Rene Schickbauer
and 1 contributors


Maplat::Helpers::DateStrings - generation and parsing of common date strings


  use Maplat::Helpers::DateStrings;
  my $datestring = getISODate();
  my $datestring = getISODate_nDaysOffset($days);
  my $datestring = getFileDate();
  my $datestring = getShortFiledate();
  my $datestring = getUniqueFileDate();
  my $datestring = getCurrentHour();
  my $datestring = getCurrentDay();
  my ($date, $time) = getDateAndTime();
  my $isodate = parseNaturalDate($naturalDate);
  my $datestring = fixDateField($brokendate);


This module provides a host of date functions required in commercial environments. Most of them return the current date in some form or other, while at least one of them (getUniqueFileDate) cheats when it has to.


Returns the current date and time in the short ISO format with space instead of "T" as delimeter betweeen date and time, e.g.

  "$year-$mon-$mday $hour:$min:$sec"


Similar to getISODate, but offsets the date with the given number of days.


This function take an ISO date string and an offset in seconds and returns the re-calculated ISO date.


Returns the date and time in a format suiteable for filenames, e.g.:



Returns only the current date (without time) in a format suiteable for filenames, e.g.:



Returns the date and time in the same format as getFileDate, with one exception: It cheats.

Only one unique filedate can naturally produced per second in this format, so the seconds are actually a counter that resets at when the minute value changes. Seconds don't even end at 59, they run to 99. If the counter reaches 99, the function waits till the minute marker changes.

This function may or not be useless to you, i needed it for communication with legacy software that expects the filename to start with a filedate string, which must be unique but doesn't check if the seconds are valid. My software produced the data files in bursts with about 20-80 files per second. If you don't have similar requirements, you're better of using getFileDate() instead.


A bit of a misnomer. This function returns a date string thats exact to the hour, e.g.:


This is quite usefull to check if the hour changed since your last check, something like this:

  my $hour = "";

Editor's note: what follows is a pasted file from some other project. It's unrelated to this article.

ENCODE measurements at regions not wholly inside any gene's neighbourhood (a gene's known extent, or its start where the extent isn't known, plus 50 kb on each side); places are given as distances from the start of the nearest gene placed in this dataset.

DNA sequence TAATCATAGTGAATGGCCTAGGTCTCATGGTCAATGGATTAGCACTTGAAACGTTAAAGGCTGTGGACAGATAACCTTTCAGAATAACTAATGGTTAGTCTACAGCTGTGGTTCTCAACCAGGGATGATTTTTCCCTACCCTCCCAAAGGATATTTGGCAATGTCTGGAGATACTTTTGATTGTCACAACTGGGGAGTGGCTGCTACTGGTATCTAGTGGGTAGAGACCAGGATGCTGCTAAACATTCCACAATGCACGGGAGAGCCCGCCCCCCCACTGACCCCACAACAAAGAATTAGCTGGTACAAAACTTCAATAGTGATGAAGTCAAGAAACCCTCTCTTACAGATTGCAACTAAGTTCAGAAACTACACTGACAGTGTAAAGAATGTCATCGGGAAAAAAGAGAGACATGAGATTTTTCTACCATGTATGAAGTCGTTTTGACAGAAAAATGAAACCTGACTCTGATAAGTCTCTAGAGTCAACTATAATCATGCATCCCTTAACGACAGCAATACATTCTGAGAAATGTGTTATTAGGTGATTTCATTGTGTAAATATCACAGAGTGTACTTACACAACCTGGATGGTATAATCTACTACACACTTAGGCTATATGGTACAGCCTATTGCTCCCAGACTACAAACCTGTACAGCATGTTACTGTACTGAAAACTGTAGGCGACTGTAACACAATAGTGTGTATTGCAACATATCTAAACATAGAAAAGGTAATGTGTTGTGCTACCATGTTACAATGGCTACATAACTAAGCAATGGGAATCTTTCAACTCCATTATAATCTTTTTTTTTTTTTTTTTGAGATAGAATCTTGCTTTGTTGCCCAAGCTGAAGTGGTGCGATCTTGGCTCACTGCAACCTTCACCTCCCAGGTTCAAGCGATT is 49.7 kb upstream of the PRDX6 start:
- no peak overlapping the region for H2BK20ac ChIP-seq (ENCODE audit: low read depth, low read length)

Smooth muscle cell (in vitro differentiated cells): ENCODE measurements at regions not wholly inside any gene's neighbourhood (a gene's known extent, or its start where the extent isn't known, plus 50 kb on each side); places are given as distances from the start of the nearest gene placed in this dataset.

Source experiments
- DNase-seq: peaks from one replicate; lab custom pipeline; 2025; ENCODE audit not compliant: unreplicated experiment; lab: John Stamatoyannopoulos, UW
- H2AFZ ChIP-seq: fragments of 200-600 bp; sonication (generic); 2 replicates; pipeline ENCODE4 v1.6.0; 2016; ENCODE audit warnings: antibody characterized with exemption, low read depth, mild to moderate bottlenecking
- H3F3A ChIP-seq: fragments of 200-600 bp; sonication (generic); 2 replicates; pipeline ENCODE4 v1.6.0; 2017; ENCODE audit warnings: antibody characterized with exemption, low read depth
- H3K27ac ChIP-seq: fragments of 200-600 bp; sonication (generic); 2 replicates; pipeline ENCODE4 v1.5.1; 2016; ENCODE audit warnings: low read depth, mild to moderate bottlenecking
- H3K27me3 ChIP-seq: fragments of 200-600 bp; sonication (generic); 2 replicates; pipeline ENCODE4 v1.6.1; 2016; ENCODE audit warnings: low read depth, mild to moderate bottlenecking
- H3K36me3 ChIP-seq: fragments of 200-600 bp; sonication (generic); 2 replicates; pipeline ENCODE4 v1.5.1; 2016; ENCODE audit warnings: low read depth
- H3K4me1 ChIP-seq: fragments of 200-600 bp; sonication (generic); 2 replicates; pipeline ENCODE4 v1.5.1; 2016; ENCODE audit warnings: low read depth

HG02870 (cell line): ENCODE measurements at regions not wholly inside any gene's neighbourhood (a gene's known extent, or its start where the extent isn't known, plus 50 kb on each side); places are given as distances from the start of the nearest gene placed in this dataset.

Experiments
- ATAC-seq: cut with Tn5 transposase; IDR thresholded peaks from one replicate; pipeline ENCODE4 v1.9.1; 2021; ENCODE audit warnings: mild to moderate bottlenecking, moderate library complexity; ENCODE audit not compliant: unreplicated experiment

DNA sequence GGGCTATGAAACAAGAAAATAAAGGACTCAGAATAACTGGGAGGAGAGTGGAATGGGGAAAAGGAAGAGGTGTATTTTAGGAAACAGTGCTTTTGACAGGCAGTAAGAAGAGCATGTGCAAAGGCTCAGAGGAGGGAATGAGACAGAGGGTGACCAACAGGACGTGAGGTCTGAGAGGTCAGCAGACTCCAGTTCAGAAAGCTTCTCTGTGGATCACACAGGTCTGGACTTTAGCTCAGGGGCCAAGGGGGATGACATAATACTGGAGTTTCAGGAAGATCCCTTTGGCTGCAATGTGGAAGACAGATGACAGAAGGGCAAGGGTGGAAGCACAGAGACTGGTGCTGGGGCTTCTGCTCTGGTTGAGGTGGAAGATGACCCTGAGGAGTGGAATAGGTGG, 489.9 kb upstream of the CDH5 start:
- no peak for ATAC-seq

sub cyclicFuntion {
    my $newhour = getCurrentHour();
    if($newhour ne $hour) {
      # Do some cyclic job at the start of every hour
      $hour = $newhour;

Checking the full string instead of only the hour value makes it possible to start correctly even if the program somehow skipped some 23 odd hours.


Very similar to getCurrentHour(), except it is only accurate to the day, e.g.:



Similar to getISODate, except it returns an array with two values, the date and time:

  my @date = getDateAndTime();
  print $date[0]; # Date
  print $date[1]; # Time

Altough you might prefer to use it in a proper list context in the first place:

  my ($date, $time) = getDateAndTime();


This function provides a bit of "magic date/time string parsing".

If you give it an ISO date or something similar, it just pretty-prints it to the same format as getISODate().

But you can also supply it with date "descriptions", for example:

  "tomorrow morning"
  "sunday night"
  "new years eve afternoon"
  "renes birthday morning" (The authors birthday, which is 9th of November)

The values of morning, afternoon and evening are currently hardcoded to "06:00", "14:00", and "22:00" respectively (the workshift model my employer uses). You can also add a "pre" to the timestring which takes off 15 minutes, for example "premorning" meaning "05:45"


For easier handling, some Maplat tables have date fields ("timestamp without timezone" to be precise) that are NOT NULL and have a default of "1970-01-01 23:59:59".

For display on the web interface, all dates get parsed through this function, default dates are replaced by empty strings. Also, the datestring is trimmed of unnessecary whitespace.


Internal function.


Internal function, workaround for a specific Windows machine with broken registry


Internal function, workaround for a specific Windows machine with broken registry


Rene Schickbauer, <>


Copyright (C) 2008-2011 by Rene Schickbauer

This library is free software; you can redistribute it and/or modify it under the same terms as Perl itself, either Perl version 5.10.0 or, at your option, any later version of Perl 5 you may have available.